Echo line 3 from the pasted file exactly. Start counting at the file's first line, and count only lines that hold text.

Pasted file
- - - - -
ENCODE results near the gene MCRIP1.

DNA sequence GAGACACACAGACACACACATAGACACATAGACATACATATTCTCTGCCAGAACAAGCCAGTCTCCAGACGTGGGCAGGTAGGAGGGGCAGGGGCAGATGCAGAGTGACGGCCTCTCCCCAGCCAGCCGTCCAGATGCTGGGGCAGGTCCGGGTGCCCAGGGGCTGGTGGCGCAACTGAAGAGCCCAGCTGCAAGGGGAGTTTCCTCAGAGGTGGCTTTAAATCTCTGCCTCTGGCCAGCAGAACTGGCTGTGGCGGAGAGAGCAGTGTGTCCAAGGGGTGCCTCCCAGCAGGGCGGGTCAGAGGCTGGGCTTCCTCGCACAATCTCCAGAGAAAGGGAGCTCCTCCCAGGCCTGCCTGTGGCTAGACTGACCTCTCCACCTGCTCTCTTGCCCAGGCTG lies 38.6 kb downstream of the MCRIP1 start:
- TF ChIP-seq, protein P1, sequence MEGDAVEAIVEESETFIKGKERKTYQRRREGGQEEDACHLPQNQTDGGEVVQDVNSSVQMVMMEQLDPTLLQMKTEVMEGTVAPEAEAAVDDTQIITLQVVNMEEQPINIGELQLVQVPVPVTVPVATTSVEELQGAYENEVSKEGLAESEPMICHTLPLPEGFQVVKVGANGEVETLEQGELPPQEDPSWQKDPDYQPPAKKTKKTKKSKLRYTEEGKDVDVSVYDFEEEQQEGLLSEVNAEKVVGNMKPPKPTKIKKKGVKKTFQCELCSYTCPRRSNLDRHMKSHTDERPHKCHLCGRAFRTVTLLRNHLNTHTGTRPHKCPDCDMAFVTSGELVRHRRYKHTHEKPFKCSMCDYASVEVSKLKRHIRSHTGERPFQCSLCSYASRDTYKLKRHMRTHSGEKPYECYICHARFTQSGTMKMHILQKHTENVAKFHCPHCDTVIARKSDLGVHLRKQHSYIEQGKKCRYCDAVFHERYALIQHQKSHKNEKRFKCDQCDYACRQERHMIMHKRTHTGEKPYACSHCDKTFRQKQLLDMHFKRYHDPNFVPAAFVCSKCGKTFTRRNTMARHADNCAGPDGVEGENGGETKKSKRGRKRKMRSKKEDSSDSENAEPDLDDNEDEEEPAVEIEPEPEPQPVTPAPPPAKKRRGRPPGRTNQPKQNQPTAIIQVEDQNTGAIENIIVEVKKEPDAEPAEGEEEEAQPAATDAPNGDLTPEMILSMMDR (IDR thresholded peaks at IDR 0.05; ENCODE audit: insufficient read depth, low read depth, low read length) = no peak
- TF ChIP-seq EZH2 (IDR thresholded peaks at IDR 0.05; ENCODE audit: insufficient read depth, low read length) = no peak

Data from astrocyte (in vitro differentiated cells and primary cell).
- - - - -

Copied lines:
- TF ChIP-seq, protein P1, sequence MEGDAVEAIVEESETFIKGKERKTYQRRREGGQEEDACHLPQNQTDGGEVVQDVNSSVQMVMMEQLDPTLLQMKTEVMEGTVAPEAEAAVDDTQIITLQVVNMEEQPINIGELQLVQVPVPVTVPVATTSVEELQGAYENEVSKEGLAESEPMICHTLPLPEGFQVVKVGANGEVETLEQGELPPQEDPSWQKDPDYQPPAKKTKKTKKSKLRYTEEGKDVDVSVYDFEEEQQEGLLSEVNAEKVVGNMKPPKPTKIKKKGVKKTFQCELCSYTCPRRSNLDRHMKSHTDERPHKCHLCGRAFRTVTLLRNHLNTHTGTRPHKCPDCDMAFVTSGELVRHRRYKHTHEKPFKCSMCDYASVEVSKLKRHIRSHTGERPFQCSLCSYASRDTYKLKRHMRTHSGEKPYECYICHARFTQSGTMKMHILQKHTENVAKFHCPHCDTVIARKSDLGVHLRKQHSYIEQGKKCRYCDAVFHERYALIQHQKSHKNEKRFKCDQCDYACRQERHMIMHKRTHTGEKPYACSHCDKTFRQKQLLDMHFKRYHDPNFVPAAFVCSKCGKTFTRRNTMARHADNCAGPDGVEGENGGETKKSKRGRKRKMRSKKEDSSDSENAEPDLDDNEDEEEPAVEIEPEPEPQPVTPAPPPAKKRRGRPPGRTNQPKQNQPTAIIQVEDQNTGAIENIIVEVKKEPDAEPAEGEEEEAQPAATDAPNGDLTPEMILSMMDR (IDR thresholded peaks at IDR 0.05; ENCODE audit: insufficient read depth, low read depth, low read length) = no peak